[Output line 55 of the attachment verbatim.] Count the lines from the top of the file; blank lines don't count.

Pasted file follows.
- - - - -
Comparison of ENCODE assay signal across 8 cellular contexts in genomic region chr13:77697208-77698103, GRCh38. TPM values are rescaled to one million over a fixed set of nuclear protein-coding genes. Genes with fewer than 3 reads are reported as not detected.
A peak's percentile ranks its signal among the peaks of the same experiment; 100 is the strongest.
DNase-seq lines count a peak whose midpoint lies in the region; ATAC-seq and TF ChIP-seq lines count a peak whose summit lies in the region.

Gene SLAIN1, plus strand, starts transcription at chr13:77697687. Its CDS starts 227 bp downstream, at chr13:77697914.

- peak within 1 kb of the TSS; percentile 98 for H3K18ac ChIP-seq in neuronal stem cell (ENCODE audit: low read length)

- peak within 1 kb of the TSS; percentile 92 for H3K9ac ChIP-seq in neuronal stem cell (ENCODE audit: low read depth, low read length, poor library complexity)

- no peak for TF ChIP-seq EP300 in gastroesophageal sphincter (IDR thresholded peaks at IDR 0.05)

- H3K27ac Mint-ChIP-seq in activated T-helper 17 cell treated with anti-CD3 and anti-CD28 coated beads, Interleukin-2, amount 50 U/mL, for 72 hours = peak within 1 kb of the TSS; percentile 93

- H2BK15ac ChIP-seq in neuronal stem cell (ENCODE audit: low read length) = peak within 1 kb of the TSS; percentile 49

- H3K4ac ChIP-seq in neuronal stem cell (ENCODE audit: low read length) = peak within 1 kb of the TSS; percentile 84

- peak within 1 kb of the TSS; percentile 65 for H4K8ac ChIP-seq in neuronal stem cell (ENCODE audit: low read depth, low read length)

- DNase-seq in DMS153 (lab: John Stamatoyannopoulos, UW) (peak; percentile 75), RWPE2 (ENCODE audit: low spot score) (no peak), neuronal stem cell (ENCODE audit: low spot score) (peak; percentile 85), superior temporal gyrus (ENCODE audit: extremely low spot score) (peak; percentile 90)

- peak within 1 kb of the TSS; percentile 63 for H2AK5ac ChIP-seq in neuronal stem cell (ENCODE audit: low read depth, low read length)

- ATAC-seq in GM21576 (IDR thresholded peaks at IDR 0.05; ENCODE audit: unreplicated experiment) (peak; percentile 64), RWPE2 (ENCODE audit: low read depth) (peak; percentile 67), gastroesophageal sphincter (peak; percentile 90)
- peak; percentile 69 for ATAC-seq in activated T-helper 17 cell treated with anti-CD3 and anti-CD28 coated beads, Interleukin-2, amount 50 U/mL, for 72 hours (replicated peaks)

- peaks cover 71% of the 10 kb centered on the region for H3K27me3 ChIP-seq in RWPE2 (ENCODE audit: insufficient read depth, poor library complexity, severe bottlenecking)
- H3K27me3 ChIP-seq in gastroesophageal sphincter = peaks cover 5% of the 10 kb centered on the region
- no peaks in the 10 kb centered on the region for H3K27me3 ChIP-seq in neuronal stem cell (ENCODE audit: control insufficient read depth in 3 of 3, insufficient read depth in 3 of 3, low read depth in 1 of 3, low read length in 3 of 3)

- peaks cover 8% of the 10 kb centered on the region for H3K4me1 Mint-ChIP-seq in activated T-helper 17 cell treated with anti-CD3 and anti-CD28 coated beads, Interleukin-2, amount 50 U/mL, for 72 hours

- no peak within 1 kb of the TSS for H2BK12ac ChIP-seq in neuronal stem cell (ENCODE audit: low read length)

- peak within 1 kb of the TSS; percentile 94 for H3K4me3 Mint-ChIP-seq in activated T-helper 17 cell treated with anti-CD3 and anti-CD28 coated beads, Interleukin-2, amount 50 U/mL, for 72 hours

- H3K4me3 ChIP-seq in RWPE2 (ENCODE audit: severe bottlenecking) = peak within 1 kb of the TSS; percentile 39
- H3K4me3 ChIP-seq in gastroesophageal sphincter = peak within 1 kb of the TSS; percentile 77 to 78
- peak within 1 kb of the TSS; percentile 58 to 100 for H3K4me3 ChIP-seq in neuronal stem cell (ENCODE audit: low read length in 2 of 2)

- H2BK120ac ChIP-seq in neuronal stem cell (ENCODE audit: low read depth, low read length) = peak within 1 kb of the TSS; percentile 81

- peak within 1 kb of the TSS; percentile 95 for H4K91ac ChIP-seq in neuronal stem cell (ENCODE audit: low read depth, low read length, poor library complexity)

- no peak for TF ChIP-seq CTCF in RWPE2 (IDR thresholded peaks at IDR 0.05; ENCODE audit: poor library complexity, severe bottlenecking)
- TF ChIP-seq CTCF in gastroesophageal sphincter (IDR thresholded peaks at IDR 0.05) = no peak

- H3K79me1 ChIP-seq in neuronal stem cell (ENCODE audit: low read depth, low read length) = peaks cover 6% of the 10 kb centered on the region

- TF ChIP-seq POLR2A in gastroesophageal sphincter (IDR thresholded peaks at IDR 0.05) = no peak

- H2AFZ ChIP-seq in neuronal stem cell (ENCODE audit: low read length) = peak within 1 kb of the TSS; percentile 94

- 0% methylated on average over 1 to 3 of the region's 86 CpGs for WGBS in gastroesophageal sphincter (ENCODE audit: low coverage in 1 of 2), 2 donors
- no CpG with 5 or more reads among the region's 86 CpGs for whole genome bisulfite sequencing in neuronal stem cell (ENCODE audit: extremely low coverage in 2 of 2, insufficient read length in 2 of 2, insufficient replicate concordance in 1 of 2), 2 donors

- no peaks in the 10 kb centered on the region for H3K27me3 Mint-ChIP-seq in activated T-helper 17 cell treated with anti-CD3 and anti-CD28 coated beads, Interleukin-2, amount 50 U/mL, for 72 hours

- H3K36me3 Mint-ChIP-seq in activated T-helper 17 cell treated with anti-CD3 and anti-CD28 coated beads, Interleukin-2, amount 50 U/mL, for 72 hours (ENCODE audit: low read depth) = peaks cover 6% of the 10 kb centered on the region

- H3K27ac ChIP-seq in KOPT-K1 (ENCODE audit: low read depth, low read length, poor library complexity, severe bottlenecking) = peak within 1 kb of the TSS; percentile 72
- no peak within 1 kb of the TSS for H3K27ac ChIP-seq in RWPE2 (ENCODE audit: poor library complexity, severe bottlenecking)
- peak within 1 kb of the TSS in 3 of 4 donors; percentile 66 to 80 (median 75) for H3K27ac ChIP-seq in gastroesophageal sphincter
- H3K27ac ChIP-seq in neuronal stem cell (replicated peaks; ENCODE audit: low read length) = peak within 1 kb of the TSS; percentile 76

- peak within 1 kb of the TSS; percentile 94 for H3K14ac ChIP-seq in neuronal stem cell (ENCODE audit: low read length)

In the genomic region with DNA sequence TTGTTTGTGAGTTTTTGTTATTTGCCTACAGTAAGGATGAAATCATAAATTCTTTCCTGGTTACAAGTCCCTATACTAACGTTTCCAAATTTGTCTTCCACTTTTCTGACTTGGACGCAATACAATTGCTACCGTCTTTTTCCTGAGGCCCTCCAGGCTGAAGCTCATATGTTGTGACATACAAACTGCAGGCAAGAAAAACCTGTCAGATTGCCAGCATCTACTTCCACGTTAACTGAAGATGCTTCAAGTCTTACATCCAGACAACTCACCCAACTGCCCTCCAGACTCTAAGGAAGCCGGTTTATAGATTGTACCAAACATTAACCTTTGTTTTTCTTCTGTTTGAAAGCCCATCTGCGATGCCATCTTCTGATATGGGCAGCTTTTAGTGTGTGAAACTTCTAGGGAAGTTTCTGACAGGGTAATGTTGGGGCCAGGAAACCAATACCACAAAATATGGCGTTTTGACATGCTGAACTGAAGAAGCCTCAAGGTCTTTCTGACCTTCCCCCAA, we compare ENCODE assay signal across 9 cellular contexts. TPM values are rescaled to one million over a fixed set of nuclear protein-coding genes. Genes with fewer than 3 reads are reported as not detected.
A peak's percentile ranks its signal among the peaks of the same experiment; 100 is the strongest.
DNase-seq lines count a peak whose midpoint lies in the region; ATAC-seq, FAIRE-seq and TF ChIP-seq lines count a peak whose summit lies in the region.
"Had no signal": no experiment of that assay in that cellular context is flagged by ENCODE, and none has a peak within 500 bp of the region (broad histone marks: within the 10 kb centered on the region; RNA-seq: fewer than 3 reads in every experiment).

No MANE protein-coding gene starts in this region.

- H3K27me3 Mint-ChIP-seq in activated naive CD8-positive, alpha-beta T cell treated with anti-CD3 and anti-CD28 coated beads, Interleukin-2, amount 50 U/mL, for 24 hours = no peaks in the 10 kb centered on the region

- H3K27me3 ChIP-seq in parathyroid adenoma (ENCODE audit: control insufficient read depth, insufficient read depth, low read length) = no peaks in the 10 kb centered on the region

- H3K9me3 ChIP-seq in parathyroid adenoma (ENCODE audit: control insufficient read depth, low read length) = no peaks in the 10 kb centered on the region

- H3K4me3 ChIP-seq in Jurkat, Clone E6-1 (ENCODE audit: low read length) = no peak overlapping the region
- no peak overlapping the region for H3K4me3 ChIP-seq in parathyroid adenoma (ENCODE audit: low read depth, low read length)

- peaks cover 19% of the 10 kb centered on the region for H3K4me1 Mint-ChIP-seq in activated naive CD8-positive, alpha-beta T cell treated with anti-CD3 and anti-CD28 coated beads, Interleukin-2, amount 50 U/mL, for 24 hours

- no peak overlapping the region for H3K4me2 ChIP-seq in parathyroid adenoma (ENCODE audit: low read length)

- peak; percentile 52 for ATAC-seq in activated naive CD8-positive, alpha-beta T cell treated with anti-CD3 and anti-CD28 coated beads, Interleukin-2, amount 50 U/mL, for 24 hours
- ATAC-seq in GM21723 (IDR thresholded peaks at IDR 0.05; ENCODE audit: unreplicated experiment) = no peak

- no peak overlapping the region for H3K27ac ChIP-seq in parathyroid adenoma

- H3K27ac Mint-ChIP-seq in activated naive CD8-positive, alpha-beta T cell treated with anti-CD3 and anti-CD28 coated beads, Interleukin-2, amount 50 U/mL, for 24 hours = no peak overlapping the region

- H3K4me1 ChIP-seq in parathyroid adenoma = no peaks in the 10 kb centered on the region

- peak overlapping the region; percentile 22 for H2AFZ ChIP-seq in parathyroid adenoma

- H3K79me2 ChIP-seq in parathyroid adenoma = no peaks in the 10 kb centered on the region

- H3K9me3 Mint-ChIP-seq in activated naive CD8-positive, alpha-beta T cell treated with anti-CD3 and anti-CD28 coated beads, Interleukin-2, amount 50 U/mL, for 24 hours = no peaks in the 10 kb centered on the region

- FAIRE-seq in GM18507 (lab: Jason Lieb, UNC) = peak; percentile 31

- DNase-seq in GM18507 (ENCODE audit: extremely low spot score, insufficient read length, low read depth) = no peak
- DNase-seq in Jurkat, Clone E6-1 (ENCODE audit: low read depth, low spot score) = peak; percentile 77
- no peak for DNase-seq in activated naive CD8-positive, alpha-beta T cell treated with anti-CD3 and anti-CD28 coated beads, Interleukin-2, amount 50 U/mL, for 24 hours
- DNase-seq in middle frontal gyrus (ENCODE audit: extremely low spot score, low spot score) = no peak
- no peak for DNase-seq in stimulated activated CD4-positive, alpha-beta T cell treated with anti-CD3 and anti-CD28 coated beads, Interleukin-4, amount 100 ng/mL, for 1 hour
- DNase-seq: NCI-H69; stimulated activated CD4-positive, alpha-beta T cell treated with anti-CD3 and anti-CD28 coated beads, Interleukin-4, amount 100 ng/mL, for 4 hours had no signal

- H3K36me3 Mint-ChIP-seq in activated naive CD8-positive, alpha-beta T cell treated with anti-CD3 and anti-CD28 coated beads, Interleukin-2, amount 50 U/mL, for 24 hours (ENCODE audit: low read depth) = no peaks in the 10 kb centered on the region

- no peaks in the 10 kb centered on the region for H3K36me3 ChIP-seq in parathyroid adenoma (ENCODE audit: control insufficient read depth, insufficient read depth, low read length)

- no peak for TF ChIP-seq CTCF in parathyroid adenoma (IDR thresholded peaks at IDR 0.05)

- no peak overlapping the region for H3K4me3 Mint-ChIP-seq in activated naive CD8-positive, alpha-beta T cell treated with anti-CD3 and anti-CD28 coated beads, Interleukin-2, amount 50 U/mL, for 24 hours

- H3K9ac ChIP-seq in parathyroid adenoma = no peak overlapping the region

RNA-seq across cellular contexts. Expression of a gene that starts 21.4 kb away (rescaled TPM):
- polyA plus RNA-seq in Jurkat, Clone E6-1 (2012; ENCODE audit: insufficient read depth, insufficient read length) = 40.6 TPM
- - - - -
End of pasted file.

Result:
- no peak overlapping the region for H3K27ac ChIP-seq in parathyroid adenoma